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Debra Satz: Putting political philosophy to work

As an opulent moon climbed above the Himalayan peaks, Debra Satz found herself far more intrigued by the Nepalese porter who sat beside her.

Earlier that day she had watched him cross the snow pack in rubber flip-flops, with 70 pounds of hiking gear strapped to his back. Now she couldn't take her eyes off the 32-year-old widower as his rough fingers tracked each word on a paperback page and he read aloud to her from The Brothers Karamazov by candlelight.

"He literally grabbed the book out of my hands to show me that he had learned to read English," Satz recalls. "He didn't understand all of what he was reading, but he could make out the words.

"All I could think about was his energy and his love of learning -- and how constrained his life choices were, given the accident of where he was born."

As the child of an immigrant, working-poor neighborhood in the East Bronx whose parents had little formal education, Satz thought she knew what poverty meant. But she was blown away by what she found in Nepal last December, on her first trip to Asia.

"[Philosopher] Amartya Sen has this wonderful phrase about one of the requirements of living in a society being the ability to appear in public without shame," Satz says. "What it takes in the United States to appear in public without shame is a lot more than what you would need as a poor person in Nepal. But since I've been home, I've been trying to think more about how to define national poverty from within an international perspective.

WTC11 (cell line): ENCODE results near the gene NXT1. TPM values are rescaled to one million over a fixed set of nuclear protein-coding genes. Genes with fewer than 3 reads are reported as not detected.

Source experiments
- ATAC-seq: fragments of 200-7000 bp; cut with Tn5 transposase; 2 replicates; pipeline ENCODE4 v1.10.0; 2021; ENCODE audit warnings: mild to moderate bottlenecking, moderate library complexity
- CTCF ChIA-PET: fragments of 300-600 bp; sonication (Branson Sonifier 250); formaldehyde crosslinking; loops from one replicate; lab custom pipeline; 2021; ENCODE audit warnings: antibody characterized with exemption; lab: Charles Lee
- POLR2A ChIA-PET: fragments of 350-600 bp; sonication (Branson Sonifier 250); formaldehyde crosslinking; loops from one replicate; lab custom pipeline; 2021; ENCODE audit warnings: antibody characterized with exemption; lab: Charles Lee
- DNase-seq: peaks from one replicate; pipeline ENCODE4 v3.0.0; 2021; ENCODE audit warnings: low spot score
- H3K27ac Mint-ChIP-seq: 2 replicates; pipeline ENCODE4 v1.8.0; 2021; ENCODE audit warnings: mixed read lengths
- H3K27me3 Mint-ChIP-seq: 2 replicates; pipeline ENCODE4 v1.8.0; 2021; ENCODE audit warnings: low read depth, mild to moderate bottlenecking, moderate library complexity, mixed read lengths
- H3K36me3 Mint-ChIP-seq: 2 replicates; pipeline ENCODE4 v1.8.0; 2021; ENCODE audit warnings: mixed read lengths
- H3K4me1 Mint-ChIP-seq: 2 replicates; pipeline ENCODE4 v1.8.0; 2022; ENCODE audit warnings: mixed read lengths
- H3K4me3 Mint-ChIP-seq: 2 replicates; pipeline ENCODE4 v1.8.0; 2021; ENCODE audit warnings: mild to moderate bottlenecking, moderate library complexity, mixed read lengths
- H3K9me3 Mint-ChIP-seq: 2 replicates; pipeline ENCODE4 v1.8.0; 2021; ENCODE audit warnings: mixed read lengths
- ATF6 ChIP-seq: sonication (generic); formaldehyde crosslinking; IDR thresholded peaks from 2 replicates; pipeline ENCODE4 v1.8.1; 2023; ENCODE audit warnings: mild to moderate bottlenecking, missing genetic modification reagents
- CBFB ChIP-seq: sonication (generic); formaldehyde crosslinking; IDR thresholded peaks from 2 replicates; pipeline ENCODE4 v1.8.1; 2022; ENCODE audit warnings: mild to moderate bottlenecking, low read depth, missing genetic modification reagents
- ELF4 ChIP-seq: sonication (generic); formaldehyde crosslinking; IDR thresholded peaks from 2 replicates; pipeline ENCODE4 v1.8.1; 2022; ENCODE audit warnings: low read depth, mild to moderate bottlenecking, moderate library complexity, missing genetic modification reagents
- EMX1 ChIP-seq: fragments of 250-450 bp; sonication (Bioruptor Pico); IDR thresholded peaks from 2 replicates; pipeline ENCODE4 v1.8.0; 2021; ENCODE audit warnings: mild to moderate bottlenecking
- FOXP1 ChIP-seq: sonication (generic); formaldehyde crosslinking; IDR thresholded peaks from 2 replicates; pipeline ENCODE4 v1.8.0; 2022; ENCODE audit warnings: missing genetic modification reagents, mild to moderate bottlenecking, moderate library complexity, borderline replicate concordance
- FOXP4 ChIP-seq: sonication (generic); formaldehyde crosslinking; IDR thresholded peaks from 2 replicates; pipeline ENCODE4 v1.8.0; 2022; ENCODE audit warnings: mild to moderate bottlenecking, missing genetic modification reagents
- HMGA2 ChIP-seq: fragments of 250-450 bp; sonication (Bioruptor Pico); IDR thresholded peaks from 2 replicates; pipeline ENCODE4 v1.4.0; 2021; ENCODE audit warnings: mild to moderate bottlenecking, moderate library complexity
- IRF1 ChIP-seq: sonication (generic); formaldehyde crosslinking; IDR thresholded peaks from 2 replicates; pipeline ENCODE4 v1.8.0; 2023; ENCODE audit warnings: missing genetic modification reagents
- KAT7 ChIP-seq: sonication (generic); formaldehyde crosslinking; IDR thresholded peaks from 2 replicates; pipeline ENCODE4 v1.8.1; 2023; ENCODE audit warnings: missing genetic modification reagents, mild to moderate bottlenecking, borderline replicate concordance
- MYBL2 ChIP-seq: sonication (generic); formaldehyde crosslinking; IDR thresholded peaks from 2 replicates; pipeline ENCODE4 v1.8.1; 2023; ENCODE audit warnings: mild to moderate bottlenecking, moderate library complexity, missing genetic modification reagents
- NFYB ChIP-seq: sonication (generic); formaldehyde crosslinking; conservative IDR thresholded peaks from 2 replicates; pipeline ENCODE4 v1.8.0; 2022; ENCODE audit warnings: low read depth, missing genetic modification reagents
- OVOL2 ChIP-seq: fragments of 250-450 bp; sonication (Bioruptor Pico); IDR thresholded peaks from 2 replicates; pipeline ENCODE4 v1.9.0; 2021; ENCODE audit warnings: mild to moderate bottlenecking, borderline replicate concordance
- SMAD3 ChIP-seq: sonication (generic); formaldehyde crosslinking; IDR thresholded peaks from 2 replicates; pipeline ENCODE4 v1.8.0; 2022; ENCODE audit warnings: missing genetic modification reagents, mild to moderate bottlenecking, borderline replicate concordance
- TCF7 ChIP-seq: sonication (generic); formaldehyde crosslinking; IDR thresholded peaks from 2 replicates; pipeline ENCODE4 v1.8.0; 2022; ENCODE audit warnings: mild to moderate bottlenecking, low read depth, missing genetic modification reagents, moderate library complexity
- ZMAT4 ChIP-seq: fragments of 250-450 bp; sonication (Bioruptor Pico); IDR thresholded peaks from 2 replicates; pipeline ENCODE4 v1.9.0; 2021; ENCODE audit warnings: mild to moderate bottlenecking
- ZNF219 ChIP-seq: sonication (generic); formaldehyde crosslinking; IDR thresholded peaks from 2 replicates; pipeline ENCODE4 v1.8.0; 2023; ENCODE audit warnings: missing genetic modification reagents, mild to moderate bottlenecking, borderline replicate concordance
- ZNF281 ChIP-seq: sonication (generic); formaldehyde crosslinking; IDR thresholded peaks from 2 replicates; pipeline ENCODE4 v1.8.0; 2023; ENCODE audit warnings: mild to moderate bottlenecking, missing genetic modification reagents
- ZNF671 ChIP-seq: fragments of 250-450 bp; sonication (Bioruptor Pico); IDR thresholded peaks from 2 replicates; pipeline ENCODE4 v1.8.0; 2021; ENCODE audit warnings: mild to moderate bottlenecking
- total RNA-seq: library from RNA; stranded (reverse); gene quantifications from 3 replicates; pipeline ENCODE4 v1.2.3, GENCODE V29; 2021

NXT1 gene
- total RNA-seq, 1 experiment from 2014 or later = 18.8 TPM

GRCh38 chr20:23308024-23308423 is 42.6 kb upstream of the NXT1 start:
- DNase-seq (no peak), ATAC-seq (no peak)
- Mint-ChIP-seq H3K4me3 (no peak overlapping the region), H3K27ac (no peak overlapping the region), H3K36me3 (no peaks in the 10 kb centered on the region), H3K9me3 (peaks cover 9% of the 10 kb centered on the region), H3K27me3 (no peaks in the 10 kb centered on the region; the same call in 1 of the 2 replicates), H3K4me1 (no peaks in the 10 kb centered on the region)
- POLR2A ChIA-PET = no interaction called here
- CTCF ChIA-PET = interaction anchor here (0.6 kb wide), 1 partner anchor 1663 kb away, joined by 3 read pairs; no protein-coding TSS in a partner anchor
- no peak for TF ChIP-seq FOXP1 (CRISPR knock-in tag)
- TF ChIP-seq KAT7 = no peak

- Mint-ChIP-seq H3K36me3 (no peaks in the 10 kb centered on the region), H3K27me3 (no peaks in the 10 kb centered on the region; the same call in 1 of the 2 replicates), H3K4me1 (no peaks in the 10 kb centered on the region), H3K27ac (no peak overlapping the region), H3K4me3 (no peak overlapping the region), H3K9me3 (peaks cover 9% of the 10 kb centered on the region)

"What do we owe each other as co-nationals or citizens, and what do we owe each other as members of the human species? How ought we to think about our obligations to the poor of Nepal, as opposed to the poor in our own backyard?"

Probing questions like those have impelled Satz from her earliest days. She has looked for answers in radical socialism, mathematics and philosophy, on a search that has taken her from street-corner debates in the Bronx to a doctorate in philosophy from the Massachusetts Institute of Technology.

Today, as Stanford's sole political philosopher, she continues to study economic inequality and social injustice. She asks the complex questions: How is equality defined? What are appropriate remedies to legacies of racism and injustice? How should people treat one another?

John Ferejohn, the Caroline S. G. Munro Professor of Political Science and a senior fellow at the Hoover Institution, has co-authored several papers with Satz since she arrived at Stanford. As a member of the program committee that oversees Ethics in Society, the interdisciplinary honors program Satz heads, he says she is a rare breed in the philosophical flock -- one who is both a thinker and a doer.

"What sets her apart from many other philosophers is that they tend to focus on conceptual or technical analysis as an end in itself, while Debra gets interested in issues because she sees there are stakes involved," Ferejohn says. "For her, the technical stuff has to have a reason and she is driven to get to the socially important issues."